Embrace the July Call to Action (You Could Win $100!)


sparklers on American flagIt’s July—and there’s lots to celebrate!

Independence Day, the fact that there are just 177 days left until Christmas, and the start of National Savings Month.

At LearnVest, we’re particularly excited about the latter—so much so that, for this month’s call to action, we want to know: What’s the most you’ve ever saved for one goal—and how’d you do it?

Maybe you scaled back on happy hours and dinners out in order to build up your emergency fund in record time. Or, like one writer you’ll hear from this month, you won more than enough scholarship money to graduate from college debt-free—and even got a refund check.

Whatever it was, please share your story in the comments below—and you’ll be entered for a chance to win $100! And be sure to use your email address when you comment—it won’t be visible to other users—so we can notify you should you win.

Open only to legal residents of the 50 states and the District of Columbia who are at least 18 years old as of the date of entry. Premium users are not eligible. Contest running from July 1, 2014, through July 22, 2014. We will select the most compelling entry as the winner, and his or her story may be published on the site.

LearnVest Planning Services is a registered investment adviser and subsidiary of LearnVest, Inc. that provides financial plans for its clients. Information shown is for illustrative purposes only and is not intended as investment, legal or tax planning advice. Please consult a financial adviser, attorney or tax specialist for advice specific to your financial situation. Unless specifically identified as such, the people interviewed in this piece are neither clients, employees nor affiliates of LearnVest Planning Services. LearnVest Planning Services and any third parties listed in this message are separate and unaffiliated and are not responsible for each other’s products, services or policies.

  • sallysue

    The most I’ve ever saved for one goal was $8,000 for an emergency fund. I did it by taking on a part time job and savings everything I made there.

  • MomtoAnEagle

    We are right on track for saving got our goals to be debt free in a few years.
    We have scaled back our wants compared to our needs.
    Weighing your desire to purchase something has helped!
    We frugally shop, but still allow ourselves an occasional movie or dinner as a treat.
    Everyone has a set spending money limit for the week and no one has to spend it. We enjoy little side jobs that add to our mini vacations fund so we can still enjoy the world and the freedom from debt.

  • Char-anna Koblick

    I saved over $5000 towards buying a house.
    I was able to get a job with 40 hours a week, cut down anything I could do without and within 9 months I had enough for a down payment.
    It has been 10 years now. I don’t have much savings but I did start a retirement plan and pay off all my credit cards, and utilities every month.

  • Leanne Molter

    The most I’ve saved was $1000. I was preparing to move and new that I would not be able to pay all the moving costs with my typical paycheck since I was also paying down a lot of debt at the same time. So I got a second job and did pet sitting as much as possible and all those paychecks went to my goal. After meeting my goal I continued pet sitting and am using the extra money to speed up my debt repayment. And after my debt is gone I plan on working towards my next big goal. Saving for a down payment.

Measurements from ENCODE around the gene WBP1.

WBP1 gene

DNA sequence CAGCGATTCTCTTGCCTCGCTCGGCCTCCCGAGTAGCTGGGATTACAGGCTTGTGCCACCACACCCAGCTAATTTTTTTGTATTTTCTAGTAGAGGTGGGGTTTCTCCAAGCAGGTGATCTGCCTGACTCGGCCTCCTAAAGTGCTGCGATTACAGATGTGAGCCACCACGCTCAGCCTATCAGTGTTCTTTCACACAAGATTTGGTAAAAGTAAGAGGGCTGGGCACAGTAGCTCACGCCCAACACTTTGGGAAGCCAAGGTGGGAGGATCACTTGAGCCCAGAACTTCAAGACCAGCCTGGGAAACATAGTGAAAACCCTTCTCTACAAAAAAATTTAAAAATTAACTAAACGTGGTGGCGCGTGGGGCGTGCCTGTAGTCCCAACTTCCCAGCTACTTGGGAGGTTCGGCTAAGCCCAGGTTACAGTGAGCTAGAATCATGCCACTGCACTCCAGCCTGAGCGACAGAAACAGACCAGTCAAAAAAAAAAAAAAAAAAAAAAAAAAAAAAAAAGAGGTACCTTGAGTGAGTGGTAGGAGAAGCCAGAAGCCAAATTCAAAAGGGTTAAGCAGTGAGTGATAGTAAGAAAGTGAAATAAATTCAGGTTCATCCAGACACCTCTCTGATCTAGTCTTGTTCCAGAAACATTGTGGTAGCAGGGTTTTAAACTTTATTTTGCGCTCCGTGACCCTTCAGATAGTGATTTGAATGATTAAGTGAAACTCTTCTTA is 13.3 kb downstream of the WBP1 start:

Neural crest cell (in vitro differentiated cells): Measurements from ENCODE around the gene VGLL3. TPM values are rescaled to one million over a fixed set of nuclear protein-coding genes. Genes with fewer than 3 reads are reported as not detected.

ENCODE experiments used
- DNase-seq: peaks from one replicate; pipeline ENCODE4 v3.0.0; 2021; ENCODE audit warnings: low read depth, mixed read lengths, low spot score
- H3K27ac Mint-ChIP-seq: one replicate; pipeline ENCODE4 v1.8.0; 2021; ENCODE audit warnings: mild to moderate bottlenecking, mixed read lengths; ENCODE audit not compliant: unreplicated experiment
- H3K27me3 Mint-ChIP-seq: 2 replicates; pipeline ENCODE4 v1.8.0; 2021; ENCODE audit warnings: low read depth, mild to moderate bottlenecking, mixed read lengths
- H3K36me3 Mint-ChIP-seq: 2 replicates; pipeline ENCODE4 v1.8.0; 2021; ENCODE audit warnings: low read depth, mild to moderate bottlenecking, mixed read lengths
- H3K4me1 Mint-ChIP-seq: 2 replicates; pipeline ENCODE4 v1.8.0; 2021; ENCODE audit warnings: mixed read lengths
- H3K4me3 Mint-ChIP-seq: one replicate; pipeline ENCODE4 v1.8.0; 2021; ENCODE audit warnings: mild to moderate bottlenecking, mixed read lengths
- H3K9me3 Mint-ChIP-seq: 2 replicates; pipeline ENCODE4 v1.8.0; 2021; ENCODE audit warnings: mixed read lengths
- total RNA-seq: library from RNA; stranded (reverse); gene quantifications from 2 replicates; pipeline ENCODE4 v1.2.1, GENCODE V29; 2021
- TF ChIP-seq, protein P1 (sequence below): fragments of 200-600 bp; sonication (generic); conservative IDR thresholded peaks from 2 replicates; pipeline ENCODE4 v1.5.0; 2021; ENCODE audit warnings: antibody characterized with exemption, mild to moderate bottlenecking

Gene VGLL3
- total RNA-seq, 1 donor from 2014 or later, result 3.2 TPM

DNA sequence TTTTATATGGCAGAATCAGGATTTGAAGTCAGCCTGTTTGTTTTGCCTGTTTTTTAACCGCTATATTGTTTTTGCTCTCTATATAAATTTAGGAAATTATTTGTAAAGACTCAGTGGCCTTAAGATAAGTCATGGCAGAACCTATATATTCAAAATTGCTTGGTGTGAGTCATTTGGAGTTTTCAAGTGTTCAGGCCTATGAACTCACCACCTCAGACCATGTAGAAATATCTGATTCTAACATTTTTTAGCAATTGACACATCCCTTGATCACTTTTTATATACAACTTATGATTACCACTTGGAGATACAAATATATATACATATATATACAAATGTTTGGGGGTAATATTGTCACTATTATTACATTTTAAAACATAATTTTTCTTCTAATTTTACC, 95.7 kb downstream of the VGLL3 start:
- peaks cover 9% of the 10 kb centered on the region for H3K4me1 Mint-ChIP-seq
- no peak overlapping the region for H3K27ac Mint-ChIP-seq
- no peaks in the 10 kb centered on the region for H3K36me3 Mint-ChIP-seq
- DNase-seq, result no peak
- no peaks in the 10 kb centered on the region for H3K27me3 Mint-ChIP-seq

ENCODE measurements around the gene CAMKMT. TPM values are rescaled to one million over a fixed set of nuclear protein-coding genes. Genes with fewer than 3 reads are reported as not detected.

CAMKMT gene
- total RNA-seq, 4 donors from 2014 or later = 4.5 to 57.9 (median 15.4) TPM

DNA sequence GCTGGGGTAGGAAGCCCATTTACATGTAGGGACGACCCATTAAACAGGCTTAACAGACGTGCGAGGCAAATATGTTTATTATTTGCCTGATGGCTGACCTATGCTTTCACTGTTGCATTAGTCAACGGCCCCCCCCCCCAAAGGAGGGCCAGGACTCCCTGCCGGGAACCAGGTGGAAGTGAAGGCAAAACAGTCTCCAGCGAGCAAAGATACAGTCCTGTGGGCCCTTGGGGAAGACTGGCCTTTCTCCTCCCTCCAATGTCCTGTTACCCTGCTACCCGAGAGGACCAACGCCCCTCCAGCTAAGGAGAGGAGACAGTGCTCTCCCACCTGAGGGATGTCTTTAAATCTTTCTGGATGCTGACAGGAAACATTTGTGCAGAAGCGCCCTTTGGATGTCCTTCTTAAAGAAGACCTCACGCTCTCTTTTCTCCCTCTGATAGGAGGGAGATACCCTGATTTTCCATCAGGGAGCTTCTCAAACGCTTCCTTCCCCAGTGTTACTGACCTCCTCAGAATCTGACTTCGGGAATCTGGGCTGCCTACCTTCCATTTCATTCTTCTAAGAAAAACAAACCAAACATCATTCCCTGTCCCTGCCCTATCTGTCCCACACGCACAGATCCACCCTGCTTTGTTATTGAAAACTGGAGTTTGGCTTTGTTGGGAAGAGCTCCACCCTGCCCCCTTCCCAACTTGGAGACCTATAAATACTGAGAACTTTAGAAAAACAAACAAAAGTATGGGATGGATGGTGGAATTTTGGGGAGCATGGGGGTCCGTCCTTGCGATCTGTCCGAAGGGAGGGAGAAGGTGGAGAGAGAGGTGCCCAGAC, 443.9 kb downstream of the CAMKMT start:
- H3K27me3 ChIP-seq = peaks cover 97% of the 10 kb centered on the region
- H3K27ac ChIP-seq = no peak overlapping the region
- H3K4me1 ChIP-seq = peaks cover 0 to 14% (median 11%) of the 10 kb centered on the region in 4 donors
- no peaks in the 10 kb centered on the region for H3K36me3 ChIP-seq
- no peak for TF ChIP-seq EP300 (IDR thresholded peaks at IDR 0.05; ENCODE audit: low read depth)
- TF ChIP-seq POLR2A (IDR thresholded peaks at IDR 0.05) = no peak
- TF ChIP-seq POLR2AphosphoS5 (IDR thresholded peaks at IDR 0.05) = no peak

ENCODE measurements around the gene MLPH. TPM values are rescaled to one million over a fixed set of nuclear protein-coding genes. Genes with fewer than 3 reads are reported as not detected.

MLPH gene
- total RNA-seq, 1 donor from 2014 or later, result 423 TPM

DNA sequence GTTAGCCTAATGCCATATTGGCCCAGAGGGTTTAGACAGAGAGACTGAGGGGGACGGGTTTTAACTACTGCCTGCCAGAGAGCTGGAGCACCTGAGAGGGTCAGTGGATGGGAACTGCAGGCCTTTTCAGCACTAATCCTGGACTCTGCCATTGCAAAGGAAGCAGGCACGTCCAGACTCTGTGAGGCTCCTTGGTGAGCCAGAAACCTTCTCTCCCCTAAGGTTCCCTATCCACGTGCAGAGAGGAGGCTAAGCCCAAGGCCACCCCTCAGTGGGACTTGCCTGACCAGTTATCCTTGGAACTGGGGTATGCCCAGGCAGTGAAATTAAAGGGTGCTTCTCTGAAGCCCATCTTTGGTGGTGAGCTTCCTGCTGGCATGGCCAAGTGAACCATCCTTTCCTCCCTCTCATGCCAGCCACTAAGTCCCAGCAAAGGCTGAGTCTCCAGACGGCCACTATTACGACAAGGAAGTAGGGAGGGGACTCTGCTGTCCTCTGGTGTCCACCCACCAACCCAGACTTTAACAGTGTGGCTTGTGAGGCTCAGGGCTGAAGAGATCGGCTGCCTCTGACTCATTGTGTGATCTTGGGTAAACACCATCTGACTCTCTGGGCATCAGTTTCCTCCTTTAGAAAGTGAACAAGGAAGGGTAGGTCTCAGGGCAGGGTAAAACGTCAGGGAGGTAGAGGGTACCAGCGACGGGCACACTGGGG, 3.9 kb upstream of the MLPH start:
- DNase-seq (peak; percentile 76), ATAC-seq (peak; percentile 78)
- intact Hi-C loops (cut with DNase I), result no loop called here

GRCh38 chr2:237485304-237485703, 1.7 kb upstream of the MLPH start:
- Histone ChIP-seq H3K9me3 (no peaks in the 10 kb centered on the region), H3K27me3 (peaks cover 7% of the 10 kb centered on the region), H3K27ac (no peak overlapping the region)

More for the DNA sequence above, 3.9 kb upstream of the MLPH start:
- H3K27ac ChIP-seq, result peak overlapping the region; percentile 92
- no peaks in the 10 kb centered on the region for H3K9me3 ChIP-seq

• Lindsey Short

    Honestly? It was $900 to go to a convention in Orlando, and I did with daily change (and bills) drop into a piggy bank. A literal pig shaped bank. Took me about a year.

  • Lisa Raymond

    My husband and I paid off our $100,000 home in 13 years instead of taking the entire thirty years of our mortgage. Even though he was laid off after 28 years with the same company, we stuck to our plan of adding $150 a month extra to our mortgage payment and putting all of our tax refunds on the principal. There were times, of course, when we could only put $50 extra on the house, or none. There were times we were tempted to just make the payment and treat ourselves to dinner and a movie, but we wanted to be debt-free including our mortgage. We cut cable, had pay as you go cell phone plans, took long weekends instead of week long vacations and gave up beef for chicken or meatless meals at least twice a week. Our teenagers were embarrassed by our frugal ways and that hurt more than once. Now that they are adults, they ask me how they can be debt-free so that also makes up for so much. My husband and I continue to be frugal, not cheap, and it will pay off again when we retire.

  • Samantha Plotkin

    We’re currently about halfway to our goal of 50k for a downpayment on a house. We’re doing it by making it the number one priority after our essential bills (rent, student loans, etc.).

  • JCH

    I saved close to $20,000 so I wouldn’t have to work my final year of school. Even before this goal, I made it a habit to direct deposit a large chunk of every paycheck (75-80%) into a savings account and would only withdraw for rent/utilities and retirement and live with whatever was left over. If the money is out of sight, it makes it a lot easier to save.

    I also would divert $10-20 of every paycheck to a “fun fund” so I could splurge on theater tickets or a nice meal so the year of not-working wouldn’t feel too painful.

  • K W

    Honestly, the most I ever saved was $35000, and it just came from my salary. But the reason wasn’t a good one. ~ I had lost a couple people in my life in one year, and I was just too depressed to go out.